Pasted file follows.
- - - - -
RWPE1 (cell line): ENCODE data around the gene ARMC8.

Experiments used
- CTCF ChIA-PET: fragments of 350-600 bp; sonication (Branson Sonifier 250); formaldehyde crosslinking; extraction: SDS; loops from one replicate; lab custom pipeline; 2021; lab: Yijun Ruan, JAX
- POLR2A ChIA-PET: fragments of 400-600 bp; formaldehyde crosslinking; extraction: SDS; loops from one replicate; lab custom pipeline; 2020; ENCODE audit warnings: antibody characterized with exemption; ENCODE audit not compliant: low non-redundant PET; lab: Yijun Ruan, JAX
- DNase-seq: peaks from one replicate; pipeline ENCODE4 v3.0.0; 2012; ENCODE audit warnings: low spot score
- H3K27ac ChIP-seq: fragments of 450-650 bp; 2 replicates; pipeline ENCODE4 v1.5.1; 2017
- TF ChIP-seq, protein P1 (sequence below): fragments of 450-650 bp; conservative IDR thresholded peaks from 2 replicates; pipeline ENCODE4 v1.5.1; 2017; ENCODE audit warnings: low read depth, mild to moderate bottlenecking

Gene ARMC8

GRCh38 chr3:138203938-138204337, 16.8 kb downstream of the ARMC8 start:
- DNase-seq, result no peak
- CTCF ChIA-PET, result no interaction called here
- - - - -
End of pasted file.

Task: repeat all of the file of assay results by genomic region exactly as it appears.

RWPE1 (cell line): ENCODE data around the gene ARMC8.

Experiments used
- CTCF ChIA-PET: fragments of 350-600 bp; sonication (Branson Sonifier 250); formaldehyde crosslinking; extraction: SDS; loops from one replicate; lab custom pipeline; 2021; lab: Yijun Ruan, JAX
- POLR2A ChIA-PET: fragments of 400-600 bp; formaldehyde crosslinking; extraction: SDS; loops from one replicate; lab custom pipeline; 2020; ENCODE audit warnings: antibody characterized with exemption; ENCODE audit not compliant: low non-redundant PET; lab: Yijun Ruan, JAX
- DNase-seq: peaks from one replicate; pipeline ENCODE4 v3.0.0; 2012; ENCODE audit warnings: low spot score
- H3K27ac ChIP-seq: fragments of 450-650 bp; 2 replicates; pipeline ENCODE4 v1.5.1; 2017
- TF ChIP-seq, protein P1 (sequence below): fragments of 450-650 bp; conservative IDR thresholded peaks from 2 replicates; pipeline ENCODE4 v1.5.1; 2017; ENCODE audit warnings: low read depth, mild to moderate bottlenecking

Gene ARMC8

GRCh38 chr3:138203938-138204337, 16.8 kb downstream of the ARMC8 start:
- DNase-seq, result no peak
- CTCF ChIA-PET, result no interaction called here